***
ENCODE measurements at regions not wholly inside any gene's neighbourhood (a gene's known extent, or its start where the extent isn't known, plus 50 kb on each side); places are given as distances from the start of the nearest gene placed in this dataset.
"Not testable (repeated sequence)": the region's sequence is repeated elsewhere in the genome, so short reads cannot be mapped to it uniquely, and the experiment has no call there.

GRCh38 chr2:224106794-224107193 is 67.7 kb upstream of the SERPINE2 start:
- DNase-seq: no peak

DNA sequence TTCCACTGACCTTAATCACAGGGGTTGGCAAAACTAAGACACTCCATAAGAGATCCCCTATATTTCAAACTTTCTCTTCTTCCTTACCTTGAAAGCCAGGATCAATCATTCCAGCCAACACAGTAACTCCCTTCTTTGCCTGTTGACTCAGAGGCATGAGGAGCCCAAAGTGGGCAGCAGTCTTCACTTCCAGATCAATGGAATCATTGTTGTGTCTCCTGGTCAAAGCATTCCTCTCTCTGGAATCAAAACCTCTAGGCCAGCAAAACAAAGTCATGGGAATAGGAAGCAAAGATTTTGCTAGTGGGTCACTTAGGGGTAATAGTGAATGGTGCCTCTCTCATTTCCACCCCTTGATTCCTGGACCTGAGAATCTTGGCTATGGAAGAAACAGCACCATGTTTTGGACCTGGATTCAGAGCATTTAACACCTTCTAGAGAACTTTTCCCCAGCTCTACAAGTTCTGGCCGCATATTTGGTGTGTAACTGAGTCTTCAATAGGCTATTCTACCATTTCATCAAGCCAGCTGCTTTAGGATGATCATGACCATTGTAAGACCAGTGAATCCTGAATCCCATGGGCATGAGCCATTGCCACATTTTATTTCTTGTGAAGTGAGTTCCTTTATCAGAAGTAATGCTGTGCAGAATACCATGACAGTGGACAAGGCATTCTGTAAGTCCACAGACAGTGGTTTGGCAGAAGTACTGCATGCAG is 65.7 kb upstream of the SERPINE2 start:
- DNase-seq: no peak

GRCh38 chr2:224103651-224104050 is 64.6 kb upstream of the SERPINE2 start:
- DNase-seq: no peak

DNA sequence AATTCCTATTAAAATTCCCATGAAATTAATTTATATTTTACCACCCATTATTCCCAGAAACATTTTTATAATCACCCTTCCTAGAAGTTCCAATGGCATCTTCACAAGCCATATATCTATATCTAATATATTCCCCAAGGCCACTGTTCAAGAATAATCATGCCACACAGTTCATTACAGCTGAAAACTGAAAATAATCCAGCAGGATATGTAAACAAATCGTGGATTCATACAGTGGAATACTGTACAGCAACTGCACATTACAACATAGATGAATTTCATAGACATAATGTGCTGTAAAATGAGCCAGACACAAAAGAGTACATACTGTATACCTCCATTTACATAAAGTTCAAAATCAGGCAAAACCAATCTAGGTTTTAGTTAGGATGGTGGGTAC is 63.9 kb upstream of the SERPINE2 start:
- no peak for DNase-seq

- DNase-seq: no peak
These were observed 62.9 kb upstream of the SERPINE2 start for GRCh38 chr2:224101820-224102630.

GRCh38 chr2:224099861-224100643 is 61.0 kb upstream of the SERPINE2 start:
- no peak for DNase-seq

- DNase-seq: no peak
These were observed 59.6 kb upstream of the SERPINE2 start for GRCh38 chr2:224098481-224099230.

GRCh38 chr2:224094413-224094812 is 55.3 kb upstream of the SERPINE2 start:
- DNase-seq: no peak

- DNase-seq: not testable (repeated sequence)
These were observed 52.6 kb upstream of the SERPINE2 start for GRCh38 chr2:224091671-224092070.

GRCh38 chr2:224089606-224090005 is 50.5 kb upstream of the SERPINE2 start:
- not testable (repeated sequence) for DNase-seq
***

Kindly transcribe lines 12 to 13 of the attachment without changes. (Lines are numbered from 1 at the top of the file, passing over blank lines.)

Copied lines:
These were observed 62.9 kb upstream of the SERPINE2 start for GRCh38 chr2:224101820-224102630.

GRCh38 chr2:224099861-224100643 is 61.0 kb upstream of the SERPINE2 start: